“He couldn’t look happier. Couldn’t have more satisfaction written into the drunk wrinkles of his face.”

“Haikou.”

I duck under the low lip of the sideshow-ish tent, under the crenelated skirt which drips rainwater on my head. Jordan is shaking a big man’s hand. The man’s face is reddish-purple, the face of a drunk guy who has spent a lot of time in the sun. The man says, “Haikou,” which rhymes with psycho.

Jordan is laughing the kind of laugh you produce around people you don’t know, in situations you don’t understand. The kind of situations where the only thing to do is laugh.

The man says, “Haikou,” again. “Haikou.” He says it in that roughly unbelieving way of a gruff person of intelligence listening to someone tell them something they don’t know. The way a professor in an oversized jacket might say, “Terrific, terrific,” listening to a student say something particularly insightful. “Haikou, haikou.” Again, again.

It occurs to me that he’s saying the word saikou, which is Japanese for ‘fantastic’ and is an actual homophone of the English psycho; but he’s saying it through a mouthful of Hokkaido backcountry accent, or maybe he has a speech impediment, or maybe it’s just the alcohol. He is complementing Jordan on carrying the float, earlier, for the Takinoue town festival. Aha.

He says, “Erai,” which means, ‘great,’ and then “Haikou,” again.

The mayor, who is also standing nearby, says, in English, “Float, carry, thank you.” And then he says, “Saikou.”

The other guy nods fervently in agreement. “Haikou, haikou.

I have lost track of how many times he has said haikou.

Jordan says, “Thank you, thank you,” in English, but the guy doesn’t seem to understand, and keeps going, “Haikou, haikou,” and then “erai.”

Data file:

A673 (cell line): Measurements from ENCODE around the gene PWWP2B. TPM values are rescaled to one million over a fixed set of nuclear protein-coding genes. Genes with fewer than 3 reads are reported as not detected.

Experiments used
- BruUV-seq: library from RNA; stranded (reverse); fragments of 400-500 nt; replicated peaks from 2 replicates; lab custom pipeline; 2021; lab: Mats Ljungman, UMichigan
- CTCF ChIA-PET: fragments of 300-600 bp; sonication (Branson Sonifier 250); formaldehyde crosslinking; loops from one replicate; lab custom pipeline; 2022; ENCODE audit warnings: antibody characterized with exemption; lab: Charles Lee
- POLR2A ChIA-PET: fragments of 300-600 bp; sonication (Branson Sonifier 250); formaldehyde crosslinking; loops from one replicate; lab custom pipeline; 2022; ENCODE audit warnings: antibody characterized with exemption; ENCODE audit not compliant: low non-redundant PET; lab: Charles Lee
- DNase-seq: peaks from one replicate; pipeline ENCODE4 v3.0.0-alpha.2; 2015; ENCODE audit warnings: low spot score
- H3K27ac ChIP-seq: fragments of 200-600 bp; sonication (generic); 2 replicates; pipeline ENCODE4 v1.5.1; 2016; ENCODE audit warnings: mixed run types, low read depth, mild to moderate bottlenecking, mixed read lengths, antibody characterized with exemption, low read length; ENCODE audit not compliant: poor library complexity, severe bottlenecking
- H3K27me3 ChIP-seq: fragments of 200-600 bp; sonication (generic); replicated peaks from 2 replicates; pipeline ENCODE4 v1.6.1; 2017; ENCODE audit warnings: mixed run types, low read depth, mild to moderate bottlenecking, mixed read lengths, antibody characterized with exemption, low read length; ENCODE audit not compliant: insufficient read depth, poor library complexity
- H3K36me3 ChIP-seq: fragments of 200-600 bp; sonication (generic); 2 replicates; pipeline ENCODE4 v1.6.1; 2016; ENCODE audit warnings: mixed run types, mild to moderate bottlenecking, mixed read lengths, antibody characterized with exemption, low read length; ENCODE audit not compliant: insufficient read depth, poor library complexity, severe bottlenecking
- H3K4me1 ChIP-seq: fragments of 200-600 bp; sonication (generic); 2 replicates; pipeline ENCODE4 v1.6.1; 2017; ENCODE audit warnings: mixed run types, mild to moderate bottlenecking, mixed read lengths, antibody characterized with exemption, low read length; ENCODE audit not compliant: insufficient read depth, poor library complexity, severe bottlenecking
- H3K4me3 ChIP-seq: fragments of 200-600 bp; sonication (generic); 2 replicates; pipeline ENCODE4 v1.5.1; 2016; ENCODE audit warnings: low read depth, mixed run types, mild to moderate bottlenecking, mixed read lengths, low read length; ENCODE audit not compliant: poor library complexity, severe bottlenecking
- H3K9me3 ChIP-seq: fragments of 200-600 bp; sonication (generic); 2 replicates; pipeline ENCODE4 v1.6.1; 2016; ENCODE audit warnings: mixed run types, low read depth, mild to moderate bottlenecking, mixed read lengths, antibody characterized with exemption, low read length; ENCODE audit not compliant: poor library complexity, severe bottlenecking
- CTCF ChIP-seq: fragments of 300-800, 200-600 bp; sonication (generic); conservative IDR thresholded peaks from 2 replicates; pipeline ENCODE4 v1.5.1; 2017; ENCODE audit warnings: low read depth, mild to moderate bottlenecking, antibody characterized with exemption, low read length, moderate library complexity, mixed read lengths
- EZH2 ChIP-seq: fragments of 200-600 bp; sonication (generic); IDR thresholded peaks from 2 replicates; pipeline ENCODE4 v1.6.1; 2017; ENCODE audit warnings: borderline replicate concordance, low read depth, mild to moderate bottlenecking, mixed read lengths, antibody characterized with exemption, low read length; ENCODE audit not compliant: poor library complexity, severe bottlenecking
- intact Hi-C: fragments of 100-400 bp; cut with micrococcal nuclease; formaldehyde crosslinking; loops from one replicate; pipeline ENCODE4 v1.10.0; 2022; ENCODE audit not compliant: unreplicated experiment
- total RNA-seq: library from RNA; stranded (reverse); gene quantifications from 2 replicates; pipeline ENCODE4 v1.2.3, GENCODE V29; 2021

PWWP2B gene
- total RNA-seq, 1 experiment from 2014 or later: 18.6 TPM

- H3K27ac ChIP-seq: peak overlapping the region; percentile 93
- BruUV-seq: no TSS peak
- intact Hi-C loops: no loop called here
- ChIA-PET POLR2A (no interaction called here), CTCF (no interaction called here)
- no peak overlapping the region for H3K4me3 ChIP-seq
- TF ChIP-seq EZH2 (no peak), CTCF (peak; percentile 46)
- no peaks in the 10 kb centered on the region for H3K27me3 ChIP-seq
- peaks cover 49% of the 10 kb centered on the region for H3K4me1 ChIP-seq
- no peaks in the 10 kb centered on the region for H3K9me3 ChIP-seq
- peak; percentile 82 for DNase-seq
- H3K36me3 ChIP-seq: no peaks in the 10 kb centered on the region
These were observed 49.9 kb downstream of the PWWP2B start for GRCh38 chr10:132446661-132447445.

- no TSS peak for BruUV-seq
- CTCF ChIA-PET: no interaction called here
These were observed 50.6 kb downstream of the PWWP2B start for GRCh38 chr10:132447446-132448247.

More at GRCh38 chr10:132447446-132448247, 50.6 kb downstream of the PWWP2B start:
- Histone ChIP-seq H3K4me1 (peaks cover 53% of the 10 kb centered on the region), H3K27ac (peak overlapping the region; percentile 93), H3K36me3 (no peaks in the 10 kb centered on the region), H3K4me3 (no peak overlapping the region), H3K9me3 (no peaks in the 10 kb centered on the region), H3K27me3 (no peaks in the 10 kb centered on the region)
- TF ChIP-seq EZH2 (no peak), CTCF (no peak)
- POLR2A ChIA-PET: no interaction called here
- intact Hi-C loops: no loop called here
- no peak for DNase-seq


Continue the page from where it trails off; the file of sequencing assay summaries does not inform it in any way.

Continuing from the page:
The mayor says, “Jordan, please shake hands,” and gestures to the man still saying, “Haikou.” He holds out his hand and Jordan juggles the pickled vegetables she’s carrying for a moment. She puts them down on a nearby table and takes the guy’s hand and they begin shaking vigorously. Serious up-down action, a far cry from the single brusk downward jolt that I was told by a particular Men’s Lifestyle Magazine was standard operating procedure. Jordan and the guy go at this, shaking hands, Jordan laughing, the guy saying, “Haikou, erai,” shaking his head now, back and forth, as if unable to accept the true haikou-ness of this moment.

He finally lets go of Jordan’s hand. The mayor looks proud. Jordan has one hand over her mouth, laughing, her eyes little sparkling crescents of confusion and tentative delight. The guy says, “Haikou,” with finality. Says it definitively, like a judiciary verdict. He couldn’t look happier. Couldn’t have more satisfaction written into the drunk wrinkles of his face. The mayor, also smiling, looks from Jordan to the guy, puts his hands on his hips. I’m still half-hunched standing by the tent’s crenelated skirt.

The guy says, “Haikou, haikou.”

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